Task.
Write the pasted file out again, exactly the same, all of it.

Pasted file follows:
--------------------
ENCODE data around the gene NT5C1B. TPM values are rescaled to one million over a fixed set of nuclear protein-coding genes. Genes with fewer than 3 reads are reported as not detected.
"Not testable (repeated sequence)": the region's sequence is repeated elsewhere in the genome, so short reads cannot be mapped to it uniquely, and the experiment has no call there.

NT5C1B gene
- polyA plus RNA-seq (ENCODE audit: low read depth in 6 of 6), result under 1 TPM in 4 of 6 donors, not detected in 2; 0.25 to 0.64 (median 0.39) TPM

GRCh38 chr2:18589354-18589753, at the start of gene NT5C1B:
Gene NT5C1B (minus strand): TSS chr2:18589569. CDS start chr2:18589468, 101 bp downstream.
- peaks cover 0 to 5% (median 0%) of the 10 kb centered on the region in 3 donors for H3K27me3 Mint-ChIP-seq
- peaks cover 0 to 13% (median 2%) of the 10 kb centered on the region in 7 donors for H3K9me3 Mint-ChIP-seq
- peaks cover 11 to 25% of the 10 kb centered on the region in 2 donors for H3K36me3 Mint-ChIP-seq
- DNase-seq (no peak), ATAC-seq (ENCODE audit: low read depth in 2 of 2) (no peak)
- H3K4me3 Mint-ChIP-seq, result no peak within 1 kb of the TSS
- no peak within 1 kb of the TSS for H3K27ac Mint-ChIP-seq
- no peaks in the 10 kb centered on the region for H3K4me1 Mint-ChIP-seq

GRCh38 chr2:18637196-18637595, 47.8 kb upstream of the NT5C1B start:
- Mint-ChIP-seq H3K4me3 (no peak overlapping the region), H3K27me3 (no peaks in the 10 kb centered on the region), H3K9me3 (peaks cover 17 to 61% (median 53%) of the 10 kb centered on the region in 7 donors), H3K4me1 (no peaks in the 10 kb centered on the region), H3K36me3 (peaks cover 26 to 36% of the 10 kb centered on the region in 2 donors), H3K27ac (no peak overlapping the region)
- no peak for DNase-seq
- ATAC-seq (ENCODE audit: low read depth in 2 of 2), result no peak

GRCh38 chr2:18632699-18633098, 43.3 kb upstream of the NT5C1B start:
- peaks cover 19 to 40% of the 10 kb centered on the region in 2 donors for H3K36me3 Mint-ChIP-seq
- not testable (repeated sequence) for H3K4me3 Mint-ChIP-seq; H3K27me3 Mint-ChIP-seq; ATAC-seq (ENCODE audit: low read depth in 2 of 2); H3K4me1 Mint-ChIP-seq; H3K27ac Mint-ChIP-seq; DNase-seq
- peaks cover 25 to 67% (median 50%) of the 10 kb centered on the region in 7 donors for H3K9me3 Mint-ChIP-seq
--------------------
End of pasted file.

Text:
ENCODE data around the gene NT5C1B. TPM values are rescaled to one million over a fixed set of nuclear protein-coding genes. Genes with fewer than 3 reads are reported as not detected.
"Not testable (repeated sequence)": the region's sequence is repeated elsewhere in the genome, so short reads cannot be mapped to it uniquely, and the experiment has no call there.

NT5C1B gene
- polyA plus RNA-seq (ENCODE audit: low read depth in 6 of 6), result under 1 TPM in 4 of 6 donors, not detected in 2; 0.25 to 0.64 (median 0.39) TPM

GRCh38 chr2:18589354-18589753, at the start of gene NT5C1B:
Gene NT5C1B (minus strand): TSS chr2:18589569. CDS start chr2:18589468, 101 bp downstream.
- peaks cover 0 to 5% (median 0%) of the 10 kb centered on the region in 3 donors for H3K27me3 Mint-ChIP-seq
- peaks cover 0 to 13% (median 2%) of the 10 kb centered on the region in 7 donors for H3K9me3 Mint-ChIP-seq
- peaks cover 11 to 25% of the 10 kb centered on the region in 2 donors for H3K36me3 Mint-ChIP-seq
- DNase-seq (no peak), ATAC-seq (ENCODE audit: low read depth in 2 of 2) (no peak)
- H3K4me3 Mint-ChIP-seq, result no peak within 1 kb of the TSS
- no peak within 1 kb of the TSS for H3K27ac Mint-ChIP-seq
- no peaks in the 10 kb centered on the region for H3K4me1 Mint-ChIP-seq

GRCh38 chr2:18637196-18637595, 47.8 kb upstream of the NT5C1B start:
- Mint-ChIP-seq H3K4me3 (no peak overlapping the region), H3K27me3 (no peaks in the 10 kb centered on the region), H3K9me3 (peaks cover 17 to 61% (median 53%) of the 10 kb centered on the region in 7 donors), H3K4me1 (no peaks in the 10 kb centered on the region), H3K36me3 (peaks cover 26 to 36% of the 10 kb centered on the region in 2 donors), H3K27ac (no peak overlapping the region)
- no peak for DNase-seq
- ATAC-seq (ENCODE audit: low read depth in 2 of 2), result no peak

GRCh38 chr2:18632699-18633098, 43.3 kb upstream of the NT5C1B start:
- peaks cover 19 to 40% of the 10 kb centered on the region in 2 donors for H3K36me3 Mint-ChIP-seq
- not testable (repeated sequence) for H3K4me3 Mint-ChIP-seq; H3K27me3 Mint-ChIP-seq; ATAC-seq (ENCODE audit: low read depth in 2 of 2); H3K4me1 Mint-ChIP-seq; H3K27ac Mint-ChIP-seq; DNase-seq
- peaks cover 25 to 67% (median 50%) of the 10 kb centered on the region in 7 donors for H3K9me3 Mint-ChIP-seq